Garrett Heyns and the Calvin Prison Initiative

Garrett Heyns and the Calvin Prison Initiative

Garrett Heyns (1891-1969) died five decades before the Calvin Prison Initiative was born, but it is a part of his legacy. Heyns was a Christian educator whose vocation took an unexpected turn in 1937.

Things started conventionally enough for the Calvin alum. He was born into the Christian Reformed Church. His father William W. Heyns, a Dutch immigrant, became professor of practical theology at the Calvin seminary when Garrett was in his teens. Young Garrett attended Calvin Junior College, graduating in 1911. He earned his AB (1915), MA (1916), and PhD (1927) from the University of Michigan.

As might be expected, Heyns chose to serve his community. He taught in Christian schools in Michigan and New Jersey. And he served as an administrator in Christian schools in Michigan, Illinois, and Iowa, including as superintendent of the Christian Schools in Holland, Michigan for nine years.

The turn in his career came in 1937, when he became the warden of the Michigan Reformatory in Ionia. Heyns’ second career was in prisons. But he remained an educator and took his Christian vision and values with him in this new work.

Michigan Reformatory, 1920s

Michigan appointed Heyns State Director of Corrections in 1940. In 1949 he returned to the Reformatory. In 1957 he became director of the State of Washington Department of Institutions. In both states Heyns promoted education and reform for prisoners. In 1966, on his retirement, he accepted an offer from the federal government to become executive director of the Joint Commission on Correctional Training.

Heyn’s vocation took him across the country and from jobs in Christian schools to work in reform schools and prisons. But he remained a faithful son of the church. Characteristically, he helped to organize a Christian Reformed congregation in Tacoma, Washington.

Heyns’s faith greatly also influenced his views on crime and rehabilitation. He believed that law is “the expression of the will of God” and “based upon eternal principles of right and justice as revealed in scripture.” Violations of the law thus were not only crimes against society, but sins against God. Heyns believed that the maintenance of law and order was of importance to Reformed Christians because of their interest in the safety of their fellow human beings. These beliefs motivated him to focus on the reform of offenders because his ultimate concern was their eternal welfare.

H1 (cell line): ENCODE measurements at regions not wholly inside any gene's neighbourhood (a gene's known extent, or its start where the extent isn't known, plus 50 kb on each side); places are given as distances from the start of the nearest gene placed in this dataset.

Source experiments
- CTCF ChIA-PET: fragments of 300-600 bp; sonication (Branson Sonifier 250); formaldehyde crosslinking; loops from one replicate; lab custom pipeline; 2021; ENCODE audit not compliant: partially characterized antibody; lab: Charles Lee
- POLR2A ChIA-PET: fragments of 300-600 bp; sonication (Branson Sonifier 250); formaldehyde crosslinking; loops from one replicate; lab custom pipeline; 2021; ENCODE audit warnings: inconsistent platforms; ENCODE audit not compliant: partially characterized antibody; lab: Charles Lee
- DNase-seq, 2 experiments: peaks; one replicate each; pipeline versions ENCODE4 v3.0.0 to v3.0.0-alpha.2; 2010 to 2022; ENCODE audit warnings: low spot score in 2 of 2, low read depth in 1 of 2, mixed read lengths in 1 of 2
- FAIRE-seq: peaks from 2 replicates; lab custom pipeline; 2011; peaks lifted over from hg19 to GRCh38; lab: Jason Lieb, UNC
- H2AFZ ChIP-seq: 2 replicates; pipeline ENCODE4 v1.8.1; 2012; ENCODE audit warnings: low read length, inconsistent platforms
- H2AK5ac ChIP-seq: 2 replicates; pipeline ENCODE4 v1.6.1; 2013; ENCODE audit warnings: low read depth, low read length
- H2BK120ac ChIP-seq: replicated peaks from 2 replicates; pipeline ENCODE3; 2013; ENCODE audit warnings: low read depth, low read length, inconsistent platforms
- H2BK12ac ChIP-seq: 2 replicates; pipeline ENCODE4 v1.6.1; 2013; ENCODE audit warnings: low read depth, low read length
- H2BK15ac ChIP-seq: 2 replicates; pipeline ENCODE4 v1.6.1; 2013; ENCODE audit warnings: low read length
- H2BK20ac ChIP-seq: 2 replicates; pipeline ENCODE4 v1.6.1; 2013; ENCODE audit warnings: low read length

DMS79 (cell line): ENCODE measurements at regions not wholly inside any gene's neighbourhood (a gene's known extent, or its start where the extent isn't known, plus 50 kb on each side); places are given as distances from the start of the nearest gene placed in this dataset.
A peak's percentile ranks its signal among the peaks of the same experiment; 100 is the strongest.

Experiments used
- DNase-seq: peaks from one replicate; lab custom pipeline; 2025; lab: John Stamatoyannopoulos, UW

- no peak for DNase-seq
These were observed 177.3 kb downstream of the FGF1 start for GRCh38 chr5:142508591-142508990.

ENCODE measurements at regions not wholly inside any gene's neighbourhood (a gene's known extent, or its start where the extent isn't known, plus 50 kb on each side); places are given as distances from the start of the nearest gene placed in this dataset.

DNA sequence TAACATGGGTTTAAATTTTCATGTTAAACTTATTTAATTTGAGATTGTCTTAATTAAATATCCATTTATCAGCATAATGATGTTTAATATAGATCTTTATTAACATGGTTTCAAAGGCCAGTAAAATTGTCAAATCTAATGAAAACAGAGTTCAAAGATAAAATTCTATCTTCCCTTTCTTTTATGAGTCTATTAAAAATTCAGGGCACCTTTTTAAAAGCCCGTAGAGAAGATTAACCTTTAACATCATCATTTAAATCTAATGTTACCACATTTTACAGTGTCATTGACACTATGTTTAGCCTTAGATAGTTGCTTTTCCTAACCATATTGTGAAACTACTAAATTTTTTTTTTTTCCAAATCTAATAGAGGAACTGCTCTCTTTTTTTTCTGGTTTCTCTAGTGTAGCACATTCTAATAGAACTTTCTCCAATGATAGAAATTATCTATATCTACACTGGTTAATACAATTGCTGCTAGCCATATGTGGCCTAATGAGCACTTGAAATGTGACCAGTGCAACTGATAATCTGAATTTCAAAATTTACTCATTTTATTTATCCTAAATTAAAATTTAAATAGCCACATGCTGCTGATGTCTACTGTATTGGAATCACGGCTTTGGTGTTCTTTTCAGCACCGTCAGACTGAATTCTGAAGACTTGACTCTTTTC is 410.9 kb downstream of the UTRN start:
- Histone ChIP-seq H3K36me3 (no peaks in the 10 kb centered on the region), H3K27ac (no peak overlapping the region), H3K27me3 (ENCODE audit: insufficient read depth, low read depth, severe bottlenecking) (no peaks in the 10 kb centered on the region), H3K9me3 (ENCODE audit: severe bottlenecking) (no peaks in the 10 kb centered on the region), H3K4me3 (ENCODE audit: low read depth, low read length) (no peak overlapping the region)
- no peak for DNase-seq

In Heyns’s eyes, the path towards reform was a useful and meaningful education. In a 1954 planning document for a new correctional institution, he wrote, “Courses should be practical. The emphasis should be on those courses that will broaden horizons, provide concepts with which to make better social adjustment, and usable in a field of endeavor which will make the greatest appeal to the individual.” Heyns practiced what he preached, proposing business and high school courses as well as on-the-job training for maintenance and industrial jobs.

The Garrett Heyns collection in Heritage Hall contains syllabi used for his courses. Heyns’ approach to education was holistic and included plans for health social environments, physical education, and recreation. It was not enough to train minds in the classroom. Education and reform required healthy bodies and spirits.

The Heyns collection also contains materials from courses he taught on penology and administration for employees in prisons. An exam from one of these classes asks students to reflect on probation, parole, prison education and discipline. Materials for a course on prison management move connect philosophy to the physical features of prisons, budgets, administrative organization, and prison industries.

As with education for inmates, Heyn’s vision for prisons was holistic. “This business of arousing interest of stimulating motivation for the education program is not the job of any one man,” he explained. “There must be a combination of forces. To arouse interest one must have an enthusiastic warden, an interested staff, inspired educators, a fully equipped, well-integrated program.”

Henys received Calvin’s first distinguished alumni award in 1966, and a dorm on campus is named after him. His vision lives on today at Calvin—and where he started in 1937, in Ionia. In 2011, Garrett Heyns’ grandson and former Michigan Department of Corrections Director, Dan Heyns, helped create the Calvin Prison Initiative, a partnership between Calvin University and the Michigan Department of Corrections to form a unique prison education program that changes prisoners’ hearts by enriching their minds.

Housed at Handlon Correctional Facility in Ionia, the program offers a bachelors degree in faith and community leadership and a minor in social work. It is located near the reformatory site Garrett work at during the 1930s-1950s.

Garrett Heyns graduated from Calvin when it did not yet offer bachelors degrees. Today, Calvin offers associates and bachelors degrees at its Handlon campus. The first students will graduate with bachelors degrees in May 2020. A century after Heyn’s graduation from Calvin, the Calvin Prison Initiative is carrying on his work.

Emily Koelzer is an archives metadata assistant in Heritage Hall at Calvin University.

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